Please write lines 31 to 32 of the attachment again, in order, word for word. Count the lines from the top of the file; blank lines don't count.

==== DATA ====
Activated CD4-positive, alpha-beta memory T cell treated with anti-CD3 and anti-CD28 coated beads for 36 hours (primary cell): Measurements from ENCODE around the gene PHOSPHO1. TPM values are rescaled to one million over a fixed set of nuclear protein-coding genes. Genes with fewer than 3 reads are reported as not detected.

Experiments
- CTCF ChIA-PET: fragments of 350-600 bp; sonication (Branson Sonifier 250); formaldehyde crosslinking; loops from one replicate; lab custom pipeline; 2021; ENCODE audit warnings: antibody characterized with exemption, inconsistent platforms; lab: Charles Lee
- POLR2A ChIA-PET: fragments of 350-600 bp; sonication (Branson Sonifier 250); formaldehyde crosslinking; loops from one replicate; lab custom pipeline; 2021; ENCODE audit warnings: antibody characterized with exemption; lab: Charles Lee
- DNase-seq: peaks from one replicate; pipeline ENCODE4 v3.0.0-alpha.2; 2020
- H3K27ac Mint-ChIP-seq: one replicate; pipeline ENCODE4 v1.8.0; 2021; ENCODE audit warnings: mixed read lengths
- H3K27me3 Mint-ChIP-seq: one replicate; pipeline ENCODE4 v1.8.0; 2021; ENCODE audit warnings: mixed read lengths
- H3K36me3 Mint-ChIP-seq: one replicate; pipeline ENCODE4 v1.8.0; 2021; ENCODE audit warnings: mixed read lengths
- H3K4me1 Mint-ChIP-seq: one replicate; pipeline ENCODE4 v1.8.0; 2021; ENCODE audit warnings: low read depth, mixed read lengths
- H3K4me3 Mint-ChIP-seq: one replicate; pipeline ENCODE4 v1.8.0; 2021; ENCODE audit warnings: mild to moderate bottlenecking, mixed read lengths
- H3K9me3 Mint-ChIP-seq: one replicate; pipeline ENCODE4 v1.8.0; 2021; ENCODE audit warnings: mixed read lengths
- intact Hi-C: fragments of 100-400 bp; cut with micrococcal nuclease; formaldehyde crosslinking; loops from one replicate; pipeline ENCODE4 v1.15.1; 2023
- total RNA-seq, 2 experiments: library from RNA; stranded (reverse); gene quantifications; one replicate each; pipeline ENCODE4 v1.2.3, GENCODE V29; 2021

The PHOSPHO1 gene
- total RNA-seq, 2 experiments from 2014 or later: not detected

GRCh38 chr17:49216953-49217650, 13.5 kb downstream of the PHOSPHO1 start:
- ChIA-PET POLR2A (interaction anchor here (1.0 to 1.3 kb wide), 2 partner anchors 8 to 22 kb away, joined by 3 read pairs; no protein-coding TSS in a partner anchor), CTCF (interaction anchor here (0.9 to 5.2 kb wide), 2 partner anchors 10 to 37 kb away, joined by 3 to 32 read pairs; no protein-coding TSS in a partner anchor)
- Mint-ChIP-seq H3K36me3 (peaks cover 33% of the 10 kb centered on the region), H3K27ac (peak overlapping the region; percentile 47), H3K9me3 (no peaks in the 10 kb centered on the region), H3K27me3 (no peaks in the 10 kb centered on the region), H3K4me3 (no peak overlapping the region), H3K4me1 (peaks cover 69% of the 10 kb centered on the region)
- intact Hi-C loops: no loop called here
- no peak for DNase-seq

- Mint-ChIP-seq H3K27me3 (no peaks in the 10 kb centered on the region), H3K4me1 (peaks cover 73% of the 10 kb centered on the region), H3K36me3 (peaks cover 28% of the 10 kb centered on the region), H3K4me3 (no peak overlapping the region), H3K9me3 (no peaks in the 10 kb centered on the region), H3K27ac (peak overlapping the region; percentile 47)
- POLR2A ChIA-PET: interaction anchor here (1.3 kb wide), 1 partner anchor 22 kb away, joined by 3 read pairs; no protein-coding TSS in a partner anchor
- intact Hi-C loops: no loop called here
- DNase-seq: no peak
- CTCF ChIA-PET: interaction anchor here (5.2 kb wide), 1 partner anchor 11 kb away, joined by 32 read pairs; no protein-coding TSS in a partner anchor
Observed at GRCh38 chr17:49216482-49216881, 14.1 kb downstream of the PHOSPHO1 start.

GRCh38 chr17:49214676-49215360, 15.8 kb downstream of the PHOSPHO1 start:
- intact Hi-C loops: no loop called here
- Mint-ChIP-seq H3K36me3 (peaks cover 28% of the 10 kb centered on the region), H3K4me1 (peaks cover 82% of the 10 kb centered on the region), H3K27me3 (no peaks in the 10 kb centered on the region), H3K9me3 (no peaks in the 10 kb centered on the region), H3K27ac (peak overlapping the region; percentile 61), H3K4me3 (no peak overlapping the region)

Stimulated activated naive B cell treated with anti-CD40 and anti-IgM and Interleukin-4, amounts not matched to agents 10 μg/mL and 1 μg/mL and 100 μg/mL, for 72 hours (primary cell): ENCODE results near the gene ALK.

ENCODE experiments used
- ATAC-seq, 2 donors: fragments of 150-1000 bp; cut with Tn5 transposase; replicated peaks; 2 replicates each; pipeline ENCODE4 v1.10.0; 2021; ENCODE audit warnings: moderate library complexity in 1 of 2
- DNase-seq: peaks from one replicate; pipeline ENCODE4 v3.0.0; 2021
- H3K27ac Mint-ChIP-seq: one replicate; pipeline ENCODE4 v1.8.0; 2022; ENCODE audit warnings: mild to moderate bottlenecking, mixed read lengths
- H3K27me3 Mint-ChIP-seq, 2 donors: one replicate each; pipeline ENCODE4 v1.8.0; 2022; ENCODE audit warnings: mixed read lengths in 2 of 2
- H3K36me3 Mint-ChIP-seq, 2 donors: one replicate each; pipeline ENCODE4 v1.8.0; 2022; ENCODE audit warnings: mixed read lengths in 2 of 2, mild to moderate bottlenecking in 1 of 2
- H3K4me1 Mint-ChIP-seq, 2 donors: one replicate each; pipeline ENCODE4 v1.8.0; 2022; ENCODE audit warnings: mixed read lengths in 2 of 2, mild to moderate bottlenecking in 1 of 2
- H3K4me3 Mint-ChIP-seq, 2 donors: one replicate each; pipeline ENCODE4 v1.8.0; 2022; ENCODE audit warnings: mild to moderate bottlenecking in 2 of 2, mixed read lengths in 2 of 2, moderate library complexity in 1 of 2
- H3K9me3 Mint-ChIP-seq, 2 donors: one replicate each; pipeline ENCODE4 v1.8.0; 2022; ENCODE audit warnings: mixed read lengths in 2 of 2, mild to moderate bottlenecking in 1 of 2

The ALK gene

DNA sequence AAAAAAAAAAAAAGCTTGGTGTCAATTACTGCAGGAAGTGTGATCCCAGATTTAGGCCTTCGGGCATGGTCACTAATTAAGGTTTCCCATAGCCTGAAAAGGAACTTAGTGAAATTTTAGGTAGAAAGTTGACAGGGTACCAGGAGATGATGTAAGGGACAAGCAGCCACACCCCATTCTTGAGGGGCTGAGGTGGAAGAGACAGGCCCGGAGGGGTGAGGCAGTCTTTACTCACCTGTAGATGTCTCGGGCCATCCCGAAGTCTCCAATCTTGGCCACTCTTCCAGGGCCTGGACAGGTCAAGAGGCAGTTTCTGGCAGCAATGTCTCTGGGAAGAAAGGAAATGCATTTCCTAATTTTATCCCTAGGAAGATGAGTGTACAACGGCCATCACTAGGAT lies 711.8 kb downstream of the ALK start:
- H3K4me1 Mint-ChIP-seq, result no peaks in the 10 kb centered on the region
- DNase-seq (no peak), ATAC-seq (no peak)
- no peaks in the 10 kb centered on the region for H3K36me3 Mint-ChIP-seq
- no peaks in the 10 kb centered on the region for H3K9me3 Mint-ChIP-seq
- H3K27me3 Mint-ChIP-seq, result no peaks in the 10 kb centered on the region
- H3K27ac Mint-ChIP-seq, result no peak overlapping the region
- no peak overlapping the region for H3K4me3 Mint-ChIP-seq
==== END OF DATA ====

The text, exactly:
ENCODE experiments used
- ATAC-seq, 2 donors: fragments of 150-1000 bp; cut with Tn5 transposase; replicated peaks; 2 replicates each; pipeline ENCODE4 v1.10.0; 2021; ENCODE audit warnings: moderate library complexity in 1 of 2